How to deal with the ‘Craig Con’: Part 1

In a debate with religious people on the existence of god, atheists should win easily because all the evidence and arguments are on their side. After millennia of religious effort, what have religious people got to show in support of the existence of god other than vague appeals to the ineffable nature of his being? As Stephen Colbert said in an interview when his guest asserted the ineffability of god, claiming something is ineffable is great because you can say that you are right without having to explain it.

But in real debates, atheists don’t do as well as they should. This is because religious people have the advantage that theology is a static (I would say dead) field and that all its knowledge is really old and well known. Theologians simply keep recycling and reformulating the arguments of Thomas Aquinas or Augustine of Hippo and the like, giving them new labels and terminology that are more consonant with modern science and knowledge. Science, on the other hand, is a dynamic field with new results always coming out in widely diverse fields of study.

Why does this favor the religious debater? The lack of new knowledge in their own field enables them to keep their rear flank secure, so to speak, because the scientist cannot bring out a new and unknown theological argument that contradicts the religious person’s argument. Hence their defenses are solid and well-rehearsed and they are free to always be on the attack.

If the religious person who debates scientists is not too scrupulous, it is quite easy for him or her assert a plausible sounding argument supposedly based on new science and say that it is the result of a scientific or mathematical ‘proof’. They can comb through the scientific literature and find some result that they think will confound the scientist they are debating, and say with a flourish that other scientists have ‘proved’ something that is central to their religious case.

In doing so, the religious debater can take advantage of the fact that while the world of scientific knowledge is vast, any individual scientist works in a narrow field of study and often has just a superficial knowledge of even old knowledge in other areas. Another fact in the religious person’s favor is that scientists tend to be cautious about talking about areas that they know little about and are willing to say so. When confronted with a supposedly new or unknown scientific result, an honest scientist will be forced to concede ignorance, allowing the religious person to claim victory. So the scientist debating the religious person will often be suddenly confronted with some assertion about a theorem that mathematician David Hilbert supposedly proved or some esoteric result from information theory or thermodynamics or cosmology or string theory or probability or evolutionary biology or some other field that he or she knows little about and may not know how to respond.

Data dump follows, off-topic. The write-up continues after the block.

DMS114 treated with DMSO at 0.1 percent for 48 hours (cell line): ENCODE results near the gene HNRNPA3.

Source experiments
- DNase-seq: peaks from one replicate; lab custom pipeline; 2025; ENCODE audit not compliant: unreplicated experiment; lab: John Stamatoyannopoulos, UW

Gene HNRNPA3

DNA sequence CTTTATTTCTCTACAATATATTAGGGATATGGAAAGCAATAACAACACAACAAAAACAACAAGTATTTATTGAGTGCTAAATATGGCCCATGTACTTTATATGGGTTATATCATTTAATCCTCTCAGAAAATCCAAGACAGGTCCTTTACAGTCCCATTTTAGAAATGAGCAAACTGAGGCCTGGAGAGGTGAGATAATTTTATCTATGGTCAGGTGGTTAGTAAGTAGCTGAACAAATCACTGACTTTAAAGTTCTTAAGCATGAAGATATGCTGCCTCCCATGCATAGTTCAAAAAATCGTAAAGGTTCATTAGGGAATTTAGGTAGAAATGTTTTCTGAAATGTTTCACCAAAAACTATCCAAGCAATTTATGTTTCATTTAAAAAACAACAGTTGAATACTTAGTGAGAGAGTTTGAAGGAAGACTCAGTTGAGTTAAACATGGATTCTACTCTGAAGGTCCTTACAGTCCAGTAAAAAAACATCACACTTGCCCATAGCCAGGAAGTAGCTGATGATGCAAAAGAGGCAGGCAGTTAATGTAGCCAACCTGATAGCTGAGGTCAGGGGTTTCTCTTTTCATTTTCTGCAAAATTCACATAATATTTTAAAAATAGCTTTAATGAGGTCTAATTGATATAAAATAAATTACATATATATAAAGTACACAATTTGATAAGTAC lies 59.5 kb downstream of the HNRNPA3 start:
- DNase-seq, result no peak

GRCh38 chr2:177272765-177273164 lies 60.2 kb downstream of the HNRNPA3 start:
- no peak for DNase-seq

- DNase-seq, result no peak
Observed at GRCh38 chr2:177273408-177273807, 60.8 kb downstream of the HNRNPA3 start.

The scientist cannot pull the same stunt on the religious debater. It is no good telling them that another theologian has shown something new that undermines the case for god because there is nothing new in theology. Theologians know that and even they recognize that theological arguments don’t have the weight of scientific claims and so any inconvenient ones can be ignored.

As a result, to continue the war metaphor, the scientist is like a general who has to defend all directions against attacks from an enemy, while the religionist has the luxury of having to defend only one direction while being able to carefully pick the weakest point of his opponent to attack. Hence the religionist can attack with boldness. The late Duane Gish was renowned for this debating tactic and it earned the title of the ‘Gish Gallop‘. This is why engaging in verbal debates with such religious people can be tricky and it is far better to do so in written form where one has the time to check the other person’s assertions for accuracy.

Theologian William Lane Craig is the modern day sophisticated version of Gish. He too loves to read the popular science literature in order to pick up esoteric bits of knowledge that have impressive names in order to impress people who do not know the science and to cow his debate opponent who may have only a hazy idea of the scientific development he is exploiting. But where Gish’s arguments were crude as was to be expected from a young Earth creationist, Craig’s are more polished as befits the times he lives in and the milieu in which he operates. Where Gish was like a mugger, Craig is the smooth-talking confidence man. In recognition of this, let me give the label of the ‘Craig Con’ to what Craig does and I will discuss it and how to combat it in Part II tomorrow.